The Stadium Bowl was unique in both its size and its utilization of the surrounding landscape, but other communities have to contend with a lack of space.  While the Stadium Bowl has hosted a few baseball exhibitions over the years, its use is limited by design.  Looking to save space and money, many local communities have opted to build multi-use facilities capable of hosting several sports.  Roosevelt Stadium in Union City, New Jersey was built in 1936 and hosted the Union City High School football team for more than 7 decades.  However, when it came time to construct a new high school in 2005, the stadium had to be demolished to make space for the building.  Unable to relocate the stadium because of the same constraints, the school’s athletic complex was built directly on top of the building.  Named the Eagle’s Nest, the 3-acre facility is supported by two floors of steel and reinforced concrete and can support up to 2,100 spectators.

The development of local athletic facilities often reflect the needs of the community and have developed innovative solutions to address these needs.  This development also shows the importance of these spaces in the local community.  As such, the question of funding for local stadiums and arenas is frequently debated in local politics.  There are many who believe that too much money is allocated towards developing and renovating athletic facilities, particularly when it comes to school budgets.  While this is certainly a valid thread of argument based on a historical decline in funding for areas such as the arts, there is also some middle ground to be found.  Large and unique stadiums not only generate ticket revenue through hosting their school or town’s games, but also in attracting statewide and national competitions to the area, which provides additional revenue that is, in many cases, being used to fund other areas of development.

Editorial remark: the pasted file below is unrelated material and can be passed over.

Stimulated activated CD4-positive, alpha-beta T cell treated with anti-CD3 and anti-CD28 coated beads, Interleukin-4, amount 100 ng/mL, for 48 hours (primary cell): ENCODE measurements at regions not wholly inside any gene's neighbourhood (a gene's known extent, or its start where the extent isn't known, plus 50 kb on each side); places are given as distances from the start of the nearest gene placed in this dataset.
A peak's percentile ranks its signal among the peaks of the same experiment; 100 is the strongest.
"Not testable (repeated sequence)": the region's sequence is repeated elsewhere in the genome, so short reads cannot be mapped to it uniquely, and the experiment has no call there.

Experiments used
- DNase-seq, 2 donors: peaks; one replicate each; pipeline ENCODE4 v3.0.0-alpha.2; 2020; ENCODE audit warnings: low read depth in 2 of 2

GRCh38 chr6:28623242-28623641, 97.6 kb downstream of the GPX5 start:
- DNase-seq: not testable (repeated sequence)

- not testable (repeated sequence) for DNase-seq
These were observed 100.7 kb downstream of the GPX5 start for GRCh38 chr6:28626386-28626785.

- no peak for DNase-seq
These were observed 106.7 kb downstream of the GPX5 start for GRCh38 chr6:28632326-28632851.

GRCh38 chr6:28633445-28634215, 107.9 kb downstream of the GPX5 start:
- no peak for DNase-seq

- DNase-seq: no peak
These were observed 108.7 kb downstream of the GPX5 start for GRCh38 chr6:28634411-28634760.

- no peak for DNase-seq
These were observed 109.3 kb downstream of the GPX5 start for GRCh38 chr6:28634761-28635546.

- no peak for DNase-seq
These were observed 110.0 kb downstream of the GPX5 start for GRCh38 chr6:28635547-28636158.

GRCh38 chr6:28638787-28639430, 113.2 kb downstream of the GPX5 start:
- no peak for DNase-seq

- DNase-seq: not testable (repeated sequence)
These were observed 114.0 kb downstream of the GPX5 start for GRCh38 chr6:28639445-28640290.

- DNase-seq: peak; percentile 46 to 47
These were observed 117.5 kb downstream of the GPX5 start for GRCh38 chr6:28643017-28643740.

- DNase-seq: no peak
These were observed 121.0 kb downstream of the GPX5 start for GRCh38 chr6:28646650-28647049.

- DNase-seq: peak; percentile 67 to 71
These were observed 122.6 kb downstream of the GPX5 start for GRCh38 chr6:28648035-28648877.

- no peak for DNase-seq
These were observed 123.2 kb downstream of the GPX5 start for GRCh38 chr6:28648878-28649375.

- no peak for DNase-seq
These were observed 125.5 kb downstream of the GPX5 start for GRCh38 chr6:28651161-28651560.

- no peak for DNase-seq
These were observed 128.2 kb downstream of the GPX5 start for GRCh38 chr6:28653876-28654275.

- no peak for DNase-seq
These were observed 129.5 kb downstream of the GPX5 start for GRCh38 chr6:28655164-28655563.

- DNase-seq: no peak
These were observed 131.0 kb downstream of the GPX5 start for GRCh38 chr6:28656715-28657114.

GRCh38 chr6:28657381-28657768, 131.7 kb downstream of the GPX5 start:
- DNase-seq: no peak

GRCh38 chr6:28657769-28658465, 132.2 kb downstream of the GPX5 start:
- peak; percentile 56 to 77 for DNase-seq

Within the American landscape, there are very few connecting elements that span from coast to coast, in every town and city.  Everywhere you go, in all corners of the United States and in every landscape you will find a football field, basketball court, baseball arena, or soccer pitch.  On any given night, you can drive from town to town and chances are you will see at least one field lit up, with a small crowd of parents and community members cheering on their hometown athletes.  In the pursuit of civic pride and the youthful fun that comes with competing, communities throughout the 20th century continued to erect spaces to hold competitions.  In some cases, these are small spaces, little more than a flat surface with a track around it and some bleachers, set amid the vastness they inhabit.  Still, in other cases, this same pursuit comes to fruition through massive local undertakings that result in large, highly technical, and multi-use stadiums.


Luke Carothers is the Editor for Civil + Structural Engineer Media. If you want us to cover your project or want to feature your own article, he can be reached at lcarothers@zweiggroup.com.